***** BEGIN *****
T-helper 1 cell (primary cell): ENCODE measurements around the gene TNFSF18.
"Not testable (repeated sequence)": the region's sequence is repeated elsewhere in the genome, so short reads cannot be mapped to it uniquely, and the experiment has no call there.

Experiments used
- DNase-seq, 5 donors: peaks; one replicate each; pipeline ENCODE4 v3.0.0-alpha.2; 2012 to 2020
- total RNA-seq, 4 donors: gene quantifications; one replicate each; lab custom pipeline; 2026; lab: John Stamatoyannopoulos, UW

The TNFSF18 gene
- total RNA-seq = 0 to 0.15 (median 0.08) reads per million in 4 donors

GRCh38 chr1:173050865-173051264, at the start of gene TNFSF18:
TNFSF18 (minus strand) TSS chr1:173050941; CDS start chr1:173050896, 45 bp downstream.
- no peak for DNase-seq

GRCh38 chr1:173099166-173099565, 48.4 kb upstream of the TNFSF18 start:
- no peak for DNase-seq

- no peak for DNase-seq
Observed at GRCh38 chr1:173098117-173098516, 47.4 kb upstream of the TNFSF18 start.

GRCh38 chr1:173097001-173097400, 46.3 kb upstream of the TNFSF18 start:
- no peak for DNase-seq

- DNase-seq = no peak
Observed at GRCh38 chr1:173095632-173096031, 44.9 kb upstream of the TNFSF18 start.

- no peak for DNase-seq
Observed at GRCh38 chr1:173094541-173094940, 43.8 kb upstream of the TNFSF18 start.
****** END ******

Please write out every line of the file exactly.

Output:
T-helper 1 cell (primary cell): ENCODE measurements around the gene TNFSF18.
"Not testable (repeated sequence)": the region's sequence is repeated elsewhere in the genome, so short reads cannot be mapped to it uniquely, and the experiment has no call there.

Experiments used
- DNase-seq, 5 donors: peaks; one replicate each; pipeline ENCODE4 v3.0.0-alpha.2; 2012 to 2020
- total RNA-seq, 4 donors: gene quantifications; one replicate each; lab custom pipeline; 2026; lab: John Stamatoyannopoulos, UW

The TNFSF18 gene
- total RNA-seq = 0 to 0.15 (median 0.08) reads per million in 4 donors

GRCh38 chr1:173050865-173051264, at the start of gene TNFSF18:
TNFSF18 (minus strand) TSS chr1:173050941; CDS start chr1:173050896, 45 bp downstream.
- no peak for DNase-seq

GRCh38 chr1:173099166-173099565, 48.4 kb upstream of the TNFSF18 start:
- no peak for DNase-seq

- no peak for DNase-seq
Observed at GRCh38 chr1:173098117-173098516, 47.4 kb upstream of the TNFSF18 start.

GRCh38 chr1:173097001-173097400, 46.3 kb upstream of the TNFSF18 start:
- no peak for DNase-seq

- DNase-seq = no peak
Observed at GRCh38 chr1:173095632-173096031, 44.9 kb upstream of the TNFSF18 start.

- no peak for DNase-seq
Observed at GRCh38 chr1:173094541-173094940, 43.8 kb upstream of the TNFSF18 start.